Tuesday, January 12, 2010


The founder of the Free Methodist Church reflected a perspective I can lean into

B. T. ROBERTS.  Benjamin Titus Roberts helped organize the Free Methodist Church as a fledgling denomination in 1860 after he and other Methodist ministers were put out of their mother church even as they tried to return it to the priorities, teachings and practices of John Wesley and original Methodism.

FREE AT LAST. Among the issues the Free Methodists contended for was a priority on proclaiming the doctrine of entire sanctification (freedom from sin), abolition of slavery and ordination of women (freedom of persons), abolishing church “pew rentals” that effectively shut the poor out of churches (free seats), a turn away from formalism (free worship), and simplicity in lifestyle (freedom from worldliness).

HOWARD A. SNYDER.  The following B.T. Roberts quotes come from an online paper by Howard A. Snyder (“’TO PREACH THE GOSPEL TO THE POOR’: MISSIONAL SELF-UNDERSTANDING IN EARLY FREE METHODISM, 1860-90”).  Snyder, who has already given us insightful books like The Radical Wesley, The Community of the King, Decoding the Church, and The Problem with Old Wineskins, authored an authoritative biography of B.T. Roberts titled Populist Saints.

THE GOSPEL TO THE POOR.  “My special mission is to preach the gospel to the poor.  I believe that churches should be as free as the grace we preach.  The Lord allowed me to be thrust out as I was, because He saw that in this manner this work could be carried on to the best advantage.  The work is progress­ing and I expect to live to see FREE churches all over the land-especially in the cities where the poor are congregated.  This is a blessed work! (B. T. Roberts, The Earnest Christian, January 1865)”

THE ILLS OF LIFE.  “The wealth of the world is in the hands of a few.  In every country the poor abound....  Sin has diffused itself every where, often causing poverty and suffering.  God assured his ancient people, favored above all others with precautions against want, that ‘the poor shall never cease out of the land.’  These are the ones upon whom the ills of life fall with crushing weight.  Extortion wrings from them their scanty pittance.  The law may endeavor to protect them; but they are without the means to obtain redress at her courts.  If famine visits the land, she comes unbidden to their table, and remains their guest until they are consumed.”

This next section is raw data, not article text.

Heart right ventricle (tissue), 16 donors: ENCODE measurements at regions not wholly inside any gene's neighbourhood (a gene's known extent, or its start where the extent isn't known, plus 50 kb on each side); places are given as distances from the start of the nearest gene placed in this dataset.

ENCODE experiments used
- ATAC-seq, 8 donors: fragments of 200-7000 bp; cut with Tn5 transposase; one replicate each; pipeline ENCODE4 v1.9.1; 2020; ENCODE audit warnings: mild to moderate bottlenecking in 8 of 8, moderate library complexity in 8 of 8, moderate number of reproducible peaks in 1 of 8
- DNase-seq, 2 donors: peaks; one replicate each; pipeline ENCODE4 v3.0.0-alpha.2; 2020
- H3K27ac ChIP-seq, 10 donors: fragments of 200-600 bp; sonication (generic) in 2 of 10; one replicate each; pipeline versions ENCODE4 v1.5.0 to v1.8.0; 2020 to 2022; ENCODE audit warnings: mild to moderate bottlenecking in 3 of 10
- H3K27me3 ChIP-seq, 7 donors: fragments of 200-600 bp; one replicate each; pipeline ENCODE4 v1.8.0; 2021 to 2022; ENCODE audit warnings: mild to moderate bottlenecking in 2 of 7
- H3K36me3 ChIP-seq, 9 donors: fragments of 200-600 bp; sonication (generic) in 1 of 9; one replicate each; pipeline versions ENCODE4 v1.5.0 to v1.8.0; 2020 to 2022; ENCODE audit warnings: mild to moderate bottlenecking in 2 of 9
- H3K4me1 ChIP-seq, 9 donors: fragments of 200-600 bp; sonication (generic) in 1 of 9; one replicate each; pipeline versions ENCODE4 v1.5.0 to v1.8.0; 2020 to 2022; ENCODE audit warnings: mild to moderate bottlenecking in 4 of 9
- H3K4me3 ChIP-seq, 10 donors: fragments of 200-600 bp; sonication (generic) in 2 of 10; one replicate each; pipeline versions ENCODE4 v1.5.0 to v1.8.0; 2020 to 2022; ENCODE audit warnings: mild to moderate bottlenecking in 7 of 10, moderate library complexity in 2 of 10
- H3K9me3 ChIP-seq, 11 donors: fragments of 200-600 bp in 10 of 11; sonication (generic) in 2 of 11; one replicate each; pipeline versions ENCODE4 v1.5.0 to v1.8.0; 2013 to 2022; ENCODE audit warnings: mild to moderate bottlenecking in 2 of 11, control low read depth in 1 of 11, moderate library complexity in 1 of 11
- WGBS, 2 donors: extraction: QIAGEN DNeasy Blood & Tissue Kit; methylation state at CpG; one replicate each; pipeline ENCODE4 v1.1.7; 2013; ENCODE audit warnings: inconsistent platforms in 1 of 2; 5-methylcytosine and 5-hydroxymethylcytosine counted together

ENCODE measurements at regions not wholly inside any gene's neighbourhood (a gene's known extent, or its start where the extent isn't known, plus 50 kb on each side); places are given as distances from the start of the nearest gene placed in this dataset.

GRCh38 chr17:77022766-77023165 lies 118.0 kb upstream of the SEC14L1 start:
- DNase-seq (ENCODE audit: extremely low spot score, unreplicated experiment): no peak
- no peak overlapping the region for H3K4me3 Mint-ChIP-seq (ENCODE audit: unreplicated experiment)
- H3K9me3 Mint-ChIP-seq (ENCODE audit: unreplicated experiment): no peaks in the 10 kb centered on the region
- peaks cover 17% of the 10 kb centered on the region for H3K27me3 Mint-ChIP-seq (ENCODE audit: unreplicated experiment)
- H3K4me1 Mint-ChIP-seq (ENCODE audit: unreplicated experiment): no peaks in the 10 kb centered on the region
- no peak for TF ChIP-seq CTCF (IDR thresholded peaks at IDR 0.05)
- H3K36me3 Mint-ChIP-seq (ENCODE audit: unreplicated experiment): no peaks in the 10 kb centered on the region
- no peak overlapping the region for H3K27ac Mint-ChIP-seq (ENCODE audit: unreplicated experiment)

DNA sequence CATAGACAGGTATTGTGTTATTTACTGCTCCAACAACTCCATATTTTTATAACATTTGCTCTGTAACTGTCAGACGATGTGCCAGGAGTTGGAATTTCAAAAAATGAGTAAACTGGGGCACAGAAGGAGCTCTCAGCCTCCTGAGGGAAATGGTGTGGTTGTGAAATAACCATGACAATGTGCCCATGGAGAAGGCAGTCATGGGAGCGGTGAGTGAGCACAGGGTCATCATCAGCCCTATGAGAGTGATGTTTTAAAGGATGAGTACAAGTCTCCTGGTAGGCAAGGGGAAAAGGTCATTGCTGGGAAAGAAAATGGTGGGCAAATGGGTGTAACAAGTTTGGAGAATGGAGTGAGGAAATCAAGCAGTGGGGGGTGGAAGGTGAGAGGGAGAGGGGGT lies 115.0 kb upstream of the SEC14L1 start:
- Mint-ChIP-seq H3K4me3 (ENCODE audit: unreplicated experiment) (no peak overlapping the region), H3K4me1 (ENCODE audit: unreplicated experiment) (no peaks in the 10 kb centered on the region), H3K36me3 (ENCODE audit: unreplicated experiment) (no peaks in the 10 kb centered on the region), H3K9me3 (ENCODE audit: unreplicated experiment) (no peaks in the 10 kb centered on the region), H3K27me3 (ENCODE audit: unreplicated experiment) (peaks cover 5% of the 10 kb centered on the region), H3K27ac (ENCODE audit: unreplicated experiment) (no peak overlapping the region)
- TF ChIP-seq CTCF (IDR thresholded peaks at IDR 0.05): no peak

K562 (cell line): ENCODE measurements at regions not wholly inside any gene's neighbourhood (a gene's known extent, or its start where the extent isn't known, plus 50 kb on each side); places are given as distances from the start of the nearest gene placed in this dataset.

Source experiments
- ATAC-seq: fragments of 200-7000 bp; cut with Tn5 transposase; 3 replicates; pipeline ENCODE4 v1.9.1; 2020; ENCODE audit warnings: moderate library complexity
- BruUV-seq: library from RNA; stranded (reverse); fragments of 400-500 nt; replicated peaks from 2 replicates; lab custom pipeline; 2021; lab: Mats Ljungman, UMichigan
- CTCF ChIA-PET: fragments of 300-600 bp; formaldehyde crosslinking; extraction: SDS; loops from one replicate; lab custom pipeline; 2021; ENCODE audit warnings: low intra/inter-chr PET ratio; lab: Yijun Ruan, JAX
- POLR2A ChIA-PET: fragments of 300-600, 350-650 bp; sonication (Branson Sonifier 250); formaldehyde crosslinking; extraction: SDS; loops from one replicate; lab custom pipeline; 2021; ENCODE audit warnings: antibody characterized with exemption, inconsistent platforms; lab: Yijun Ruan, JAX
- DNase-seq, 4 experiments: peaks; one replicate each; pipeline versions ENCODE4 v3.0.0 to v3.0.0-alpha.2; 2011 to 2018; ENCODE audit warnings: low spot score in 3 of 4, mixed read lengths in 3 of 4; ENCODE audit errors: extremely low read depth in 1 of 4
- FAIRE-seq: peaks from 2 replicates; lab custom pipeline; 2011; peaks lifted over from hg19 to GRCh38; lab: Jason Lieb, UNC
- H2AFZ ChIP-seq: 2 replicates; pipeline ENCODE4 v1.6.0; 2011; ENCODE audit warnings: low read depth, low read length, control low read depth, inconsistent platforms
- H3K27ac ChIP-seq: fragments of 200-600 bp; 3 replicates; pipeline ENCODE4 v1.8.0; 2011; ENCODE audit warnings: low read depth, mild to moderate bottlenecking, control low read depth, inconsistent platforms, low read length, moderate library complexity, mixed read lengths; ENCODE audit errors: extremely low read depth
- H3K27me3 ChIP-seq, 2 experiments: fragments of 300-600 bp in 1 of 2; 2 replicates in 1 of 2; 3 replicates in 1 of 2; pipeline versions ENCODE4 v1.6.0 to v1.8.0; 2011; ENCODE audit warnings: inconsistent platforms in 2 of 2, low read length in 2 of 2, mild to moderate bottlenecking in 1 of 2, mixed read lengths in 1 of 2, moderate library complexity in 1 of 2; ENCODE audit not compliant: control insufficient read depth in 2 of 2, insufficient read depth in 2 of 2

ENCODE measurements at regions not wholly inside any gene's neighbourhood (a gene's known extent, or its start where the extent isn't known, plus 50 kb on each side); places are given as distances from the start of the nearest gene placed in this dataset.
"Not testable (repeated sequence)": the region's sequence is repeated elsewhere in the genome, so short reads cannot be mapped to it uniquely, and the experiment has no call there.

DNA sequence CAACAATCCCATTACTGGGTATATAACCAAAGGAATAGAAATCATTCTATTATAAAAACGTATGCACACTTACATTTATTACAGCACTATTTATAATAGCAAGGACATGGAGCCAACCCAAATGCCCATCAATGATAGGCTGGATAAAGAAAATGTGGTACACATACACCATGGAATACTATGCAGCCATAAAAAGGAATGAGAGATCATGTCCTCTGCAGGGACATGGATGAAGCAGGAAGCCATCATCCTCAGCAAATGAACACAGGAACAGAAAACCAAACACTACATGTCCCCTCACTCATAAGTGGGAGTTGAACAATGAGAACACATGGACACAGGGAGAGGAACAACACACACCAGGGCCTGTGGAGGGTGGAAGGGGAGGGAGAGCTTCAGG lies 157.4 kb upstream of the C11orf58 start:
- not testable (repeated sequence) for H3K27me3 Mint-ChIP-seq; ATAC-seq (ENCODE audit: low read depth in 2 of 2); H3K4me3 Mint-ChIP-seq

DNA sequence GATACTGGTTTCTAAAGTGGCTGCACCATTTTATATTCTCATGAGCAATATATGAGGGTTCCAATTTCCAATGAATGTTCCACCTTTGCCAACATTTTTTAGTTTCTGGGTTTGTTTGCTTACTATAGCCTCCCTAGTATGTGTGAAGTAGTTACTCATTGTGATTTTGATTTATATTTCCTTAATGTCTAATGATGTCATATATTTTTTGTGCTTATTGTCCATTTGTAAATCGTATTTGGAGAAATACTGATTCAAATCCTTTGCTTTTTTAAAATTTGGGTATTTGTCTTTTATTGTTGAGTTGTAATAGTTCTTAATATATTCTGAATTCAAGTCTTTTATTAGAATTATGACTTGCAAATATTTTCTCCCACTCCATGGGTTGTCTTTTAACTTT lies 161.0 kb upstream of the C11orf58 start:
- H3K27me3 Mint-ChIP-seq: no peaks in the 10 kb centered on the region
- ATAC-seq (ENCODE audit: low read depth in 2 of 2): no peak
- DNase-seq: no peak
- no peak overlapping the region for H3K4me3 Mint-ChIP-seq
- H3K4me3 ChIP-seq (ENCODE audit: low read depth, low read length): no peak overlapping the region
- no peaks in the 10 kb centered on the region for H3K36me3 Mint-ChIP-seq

PROVISION FOR ALL.  “The provisions of the gospel are for all.  The ‘glad tidings’ must be proclaimed to every individual of the human race.  God sends THE TRUE LIGHT to illuminate and melt every heart.  It visits the palace and the dungeon, saluting the king and the captive…To civilized and savage, bond and free, black and white, the ignorant and the learned, is freely offered the great salvation.”

IN SPECIAL MANNER FOR THE MOST DESTITUTE.  “In her regard for the poor, Christianity asserts her superiority to all systems of human origin.  Human pride regards most the mere accidents of humanity; but God passes by these, and looks at that which is alone essential and imperishable.  In his sight, position, power, and wealth, are the merest trifles.  They do not add to the value or dignity of the possessor.  God has magnified man by making him free and immortal.  Like a good father, he provides for all his family, but in a special manner for the largest number, and the most destitute.  He takes the most pains with those who by others are most neglected.”

LAYING UP TREASURES.  “Jesus forbids his disciples to amass wealth.  His language is plain.  It requires a great deal of ingenuity to pervert it…  Must we take our choice between laying up treasures on earth or treasures in heaven?  To do both is impossible.  Deliberately take your choice.  Not to choose is inevitably to drift into the current of worldliness.  To choose the world is to choose sorrow, and trouble, and eternal death.”

TO SAVE THE RICH, AS WELL AS THE POOR.  “If you resolve to lay up treasures in Heaven, begin at once.  Give yourself to God to do good to the utmost of your ability to your fellow-men.  Adopt the motto of Wesley, ‘Gain all you can, save all you can, and give all you can….’  Plain, free churches are everywhere needed, quite as much to save the rich as to reach the masses and carry the Gospel to the poor.”

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